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Buildings Green Deal housing scheme

Published on February 27th, 2013 | by Chris Milton

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“Crazy” Legal Action Threatens Green Deal Scheme

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February 27th, 2013 by  

The UK’s groundbreaking £600 million Green Deal scheme is under threat after the European Union confirmed it would mount a legal action against it.

However, the decision to challenge the Green Deal scheme in the courts has been branded as “crazy,” with politicians and business leaders from across the EU condemning the decision.

Green Deal housing schemeAt the heart of the dispute is the UK’s long-standing commitment to charging a reduced rate of sales tax on energy-efficient materials used in the construction industry. Most items in the UK attract a sales tax rate of 20%, but the Green Deal, unveiled in October 2012, said that a reduced rate of 5% would be chargeable for energy-efficient building materials.

However, the EU says that this is against its rules, which allow a reduced rate of sales tax for social schemes but not for environmental ones. It also claims that a 75% reduction in the sales tax charged is not the best way to promote the use of energy-efficient goods.

The Green Deal scheme was brought into effect by the Energy Act 2011. This allows landlords and homeowners to make environmentally friendly modifications to their properties without paying upfront costs.

Instead, Greed Deal providers, including traditional finance companies, would meet the initial cost and the landlord or homeowner would repay the debt through savings on their electricity bills.

Several energy efficiency schemes, such as micro generation, already attract a 5% sales tax in the UK. One of the reasons for expanding the scheme to general energy-efficient building materials was to ensure the repayments to Green Deal providers would remain below the savings made.

The EU has long accepted homemade renewable energy in Britain as a social benefit, which is expected to be a key part of the UK’s defence against the legal action, as is the observation that other countries (including France) also have a reduced 5% sales tax on green building renovation.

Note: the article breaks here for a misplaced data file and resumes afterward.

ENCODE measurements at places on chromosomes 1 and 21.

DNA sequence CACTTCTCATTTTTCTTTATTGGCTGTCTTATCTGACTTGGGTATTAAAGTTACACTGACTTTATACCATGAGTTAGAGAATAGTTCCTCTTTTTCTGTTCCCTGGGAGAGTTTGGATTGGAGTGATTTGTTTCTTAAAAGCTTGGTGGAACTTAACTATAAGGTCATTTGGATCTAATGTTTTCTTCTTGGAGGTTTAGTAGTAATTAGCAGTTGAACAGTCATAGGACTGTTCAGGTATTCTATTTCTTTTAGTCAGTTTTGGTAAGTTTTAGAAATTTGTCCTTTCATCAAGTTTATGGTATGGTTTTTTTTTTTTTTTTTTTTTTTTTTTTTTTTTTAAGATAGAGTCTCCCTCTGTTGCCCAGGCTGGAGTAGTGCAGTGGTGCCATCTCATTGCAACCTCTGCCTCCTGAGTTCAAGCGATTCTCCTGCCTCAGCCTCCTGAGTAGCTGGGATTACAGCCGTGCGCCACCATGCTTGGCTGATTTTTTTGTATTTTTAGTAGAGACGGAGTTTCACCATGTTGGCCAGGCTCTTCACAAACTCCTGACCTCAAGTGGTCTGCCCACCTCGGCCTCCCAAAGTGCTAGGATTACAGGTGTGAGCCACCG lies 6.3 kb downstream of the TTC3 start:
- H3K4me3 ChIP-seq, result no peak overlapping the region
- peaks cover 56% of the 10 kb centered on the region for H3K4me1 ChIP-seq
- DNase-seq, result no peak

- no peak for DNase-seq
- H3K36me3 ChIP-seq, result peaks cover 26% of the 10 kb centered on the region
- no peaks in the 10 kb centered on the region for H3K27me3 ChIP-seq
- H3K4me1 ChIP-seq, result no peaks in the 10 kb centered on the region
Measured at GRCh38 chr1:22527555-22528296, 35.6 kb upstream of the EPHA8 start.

Image Credit: My neighbourhood (some rights reserved)

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About the Author

is a seasoned sustainability journalist focusing on business, finance and clean technology. His writing's been carried by a number of highly respected publishers, including The Guardian, The Washington Post and Scientific American. You can follow him on twitter as @britesprite, where he's one of Mashable's top green tweeters and Fast Company's CSR thought leaders. Alternatively you can follow him to the shops... but that would be boring.



  • http://www.facebook.com/geoff.sherrington Geoff Sherrington

    From whence springs this plague of petty rule-making bureaucrats who think that their life purpose is to tell others what they cannot and can do, when people individually have freedoms that are being trampled at a furious rate? The story above is a classic example of lose-lose. More people lose their freedom to be individuals and more people make more rules from the comfort of chairs in swank offices, instead of helping fellow humans by planting yam gardens in the highlands of starving New Guinea or doing similar, practical humanitarian acts.
    I’m retired now, but when my children were pre-school in particular, I was often away for weeks at a time doing humanitarian acts. Such separations were hard, though they might seem short.
    I have a relation aged 74 who travels the world, largely at his expense, teaching teachers in remote places how to better educate children at their schools. Some parents have walked for several days to bring their children to his classes, which are under non-Government, non-religious, non-political endorsement and assistance-in-kind.
    It is hard to find good feelings for the office-bound pettyfoggers.

  • sean

    social action – reduces energy bills.case closed

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